Happy Insecure Writers Support Group Day. IWSG is the brainchild of Ninja Captain Alex J. Cavanaugh.
Purpose: To share and encourage. Writers can express doubts and concerns without fear of appearing foolish or weak. Those who have been through the fire can offer assistance and guidance. It’s a safe haven for insecure writers of all kinds! Thanks, Alex, for starting this group and keeping it going.
Thanks to this month's awesome hosts: Fundy Blue, Beverly Stowe McClure, Erika Beebe, and Lisa Buie-Collard!
I am so grateful for this month's question. I'm neck-deep in edits for my middle grade science fiction adventure, RESCUING MARA'S FATHER. Although the revisions aren't onerous, the nit-picky edits are a pain in the you-know-where. I'm more than halfway through and getting to the exciting part of the story, where the MC finally learns the reason for prior events.
Consequently, I was at a loss as to what to write for this month's post. The optional question is a life saver.
Whose perspective do you like to write from best, the hero (protagonist) or the villain (antagonist)? And why?
Definitely the protagonist. In a few of my stories, I've included a few paragraphs from the villain's POV, just to give some info that the reader needs to know (to up the tension) but keeps the MC in the dark. Usually, I write third person POV, that way I can alternate between the hero and heroine. But my adult cozy mysteries and my latest, the MG sci-fi adventure, I write in first person. And I love it. Readers have commented on my "voice" that works well. A little snarky, self-deprecating, laughs at one's self. It's easy for me to slip into the character's mind and "become" her. And it's fun, too. Since I write light-hearted stories--no dark and dangerous thrillers for me--I enjoy writing from that perspective.
RESCUING MARA'S FATHER BLOG TOUR
With regard to my upcoming release: would you be willing to host me on my blog tour? If yes, please click here to sign up. Thank you in advance. When you have a new release, I'm happy to repay the favor.
Here's more about the story.
RESCUING MARA’S FATHER
A Middle Grade Science Fiction Adventure
By D.M. Burton
Approx. 75,000 words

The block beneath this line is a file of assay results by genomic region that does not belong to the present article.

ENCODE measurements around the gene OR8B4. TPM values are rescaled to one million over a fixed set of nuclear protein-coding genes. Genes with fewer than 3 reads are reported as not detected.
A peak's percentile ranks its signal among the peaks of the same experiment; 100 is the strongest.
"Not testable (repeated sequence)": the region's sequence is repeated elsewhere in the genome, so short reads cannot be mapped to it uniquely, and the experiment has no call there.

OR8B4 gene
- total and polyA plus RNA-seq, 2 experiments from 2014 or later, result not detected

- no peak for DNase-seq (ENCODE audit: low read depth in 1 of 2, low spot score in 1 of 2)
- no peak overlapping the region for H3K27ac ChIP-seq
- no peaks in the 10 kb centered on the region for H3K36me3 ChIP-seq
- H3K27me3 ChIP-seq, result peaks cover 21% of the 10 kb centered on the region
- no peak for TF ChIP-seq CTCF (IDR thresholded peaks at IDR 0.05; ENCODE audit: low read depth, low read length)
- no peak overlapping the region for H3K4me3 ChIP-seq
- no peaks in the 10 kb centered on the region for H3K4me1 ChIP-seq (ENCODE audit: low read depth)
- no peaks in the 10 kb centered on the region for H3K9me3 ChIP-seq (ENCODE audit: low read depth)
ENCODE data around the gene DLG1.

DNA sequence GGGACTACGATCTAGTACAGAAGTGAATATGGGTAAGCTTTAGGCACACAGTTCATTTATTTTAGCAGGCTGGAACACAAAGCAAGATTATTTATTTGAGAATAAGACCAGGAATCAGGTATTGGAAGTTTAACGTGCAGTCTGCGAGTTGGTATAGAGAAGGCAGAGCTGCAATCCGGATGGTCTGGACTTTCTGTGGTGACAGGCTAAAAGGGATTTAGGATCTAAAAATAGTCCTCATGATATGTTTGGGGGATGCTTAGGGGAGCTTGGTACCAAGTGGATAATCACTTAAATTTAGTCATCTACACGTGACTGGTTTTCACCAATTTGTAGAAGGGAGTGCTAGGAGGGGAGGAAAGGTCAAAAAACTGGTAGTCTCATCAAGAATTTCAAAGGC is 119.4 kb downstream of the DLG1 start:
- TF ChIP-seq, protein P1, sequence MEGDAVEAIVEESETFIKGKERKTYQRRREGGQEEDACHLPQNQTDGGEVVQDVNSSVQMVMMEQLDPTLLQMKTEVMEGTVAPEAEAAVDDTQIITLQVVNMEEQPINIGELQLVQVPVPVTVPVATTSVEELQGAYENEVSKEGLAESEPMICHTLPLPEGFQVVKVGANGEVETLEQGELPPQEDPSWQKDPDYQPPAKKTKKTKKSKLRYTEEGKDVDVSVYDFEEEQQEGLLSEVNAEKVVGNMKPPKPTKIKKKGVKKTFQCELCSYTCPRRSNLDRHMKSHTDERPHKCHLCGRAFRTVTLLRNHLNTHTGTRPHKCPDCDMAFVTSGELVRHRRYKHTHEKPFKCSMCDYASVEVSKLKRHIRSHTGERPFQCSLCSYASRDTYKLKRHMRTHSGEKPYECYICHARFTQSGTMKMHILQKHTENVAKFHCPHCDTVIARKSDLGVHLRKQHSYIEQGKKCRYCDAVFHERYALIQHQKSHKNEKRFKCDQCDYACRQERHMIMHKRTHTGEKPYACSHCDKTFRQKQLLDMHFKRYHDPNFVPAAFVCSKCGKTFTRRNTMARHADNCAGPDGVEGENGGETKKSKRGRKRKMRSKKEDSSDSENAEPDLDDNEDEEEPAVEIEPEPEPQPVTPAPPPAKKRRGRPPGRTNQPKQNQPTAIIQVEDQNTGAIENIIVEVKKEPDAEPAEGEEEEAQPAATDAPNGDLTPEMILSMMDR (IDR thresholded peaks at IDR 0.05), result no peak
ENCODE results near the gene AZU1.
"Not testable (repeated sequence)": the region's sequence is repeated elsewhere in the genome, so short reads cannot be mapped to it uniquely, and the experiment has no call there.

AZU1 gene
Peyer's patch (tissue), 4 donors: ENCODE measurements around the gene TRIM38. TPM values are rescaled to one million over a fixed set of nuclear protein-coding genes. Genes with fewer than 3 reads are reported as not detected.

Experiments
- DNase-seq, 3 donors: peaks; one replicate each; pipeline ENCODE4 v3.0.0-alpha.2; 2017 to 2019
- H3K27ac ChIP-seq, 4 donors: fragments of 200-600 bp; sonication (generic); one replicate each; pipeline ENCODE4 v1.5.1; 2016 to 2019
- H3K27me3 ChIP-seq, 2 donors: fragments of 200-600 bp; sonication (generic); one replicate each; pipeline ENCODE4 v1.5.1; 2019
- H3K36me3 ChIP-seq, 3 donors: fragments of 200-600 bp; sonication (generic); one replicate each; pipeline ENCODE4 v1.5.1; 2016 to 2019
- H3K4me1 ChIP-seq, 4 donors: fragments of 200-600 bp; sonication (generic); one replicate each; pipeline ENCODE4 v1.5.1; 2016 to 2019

Her father is gone! Taken by the Queen of Compara’s agents. Mara has to rescue him before the Queen tortures and kills him.
Instead of the kind, loving father she’s always known, he’s become demanding, critical, with impossible expectations—not just as Father but also as the only teacher in their frontier outpost. Mara would rather scoop zircan poop than listen to another boring lecture about governments on Central Planets. Give her a starship engine to take apart or, better yet, fly, and she’s happy. Now, he’s gone.
Never mind, they’ve had a rocky road lately.
Never mind, Father promised she could go off planet to Tech Institute next month when she turns fifteen, where she’ll learn to fly starships.
Never mind, she ran away because she’s furious with him because he reneged on that promise. Father is her only parent. She has to save him.
Along with her best friend, eleven-year-old Jako, and his brother 15-year-old Lukus, Mara sets off to find her father. Her mentor, old spaceport mechanic, seems to know why the Queen captured Father. In fact, he seems to know her father well. But, does he tell her everything? Of course not. He dribbles out info like a mush-eating baby. Worse, he indicates he’ll be leaving them soon. And Lukus can’t wait to get off our planet. Mara’s afraid they will all leave, and she’ll be on her own. Despite her fears, Mara has to rescue her father.
Now, back to our regularly scheduled program. Click here to find others on the Insecure Writers Support Group Blog Hop. Or go to IWSG on Facebook to see who’s blogging today.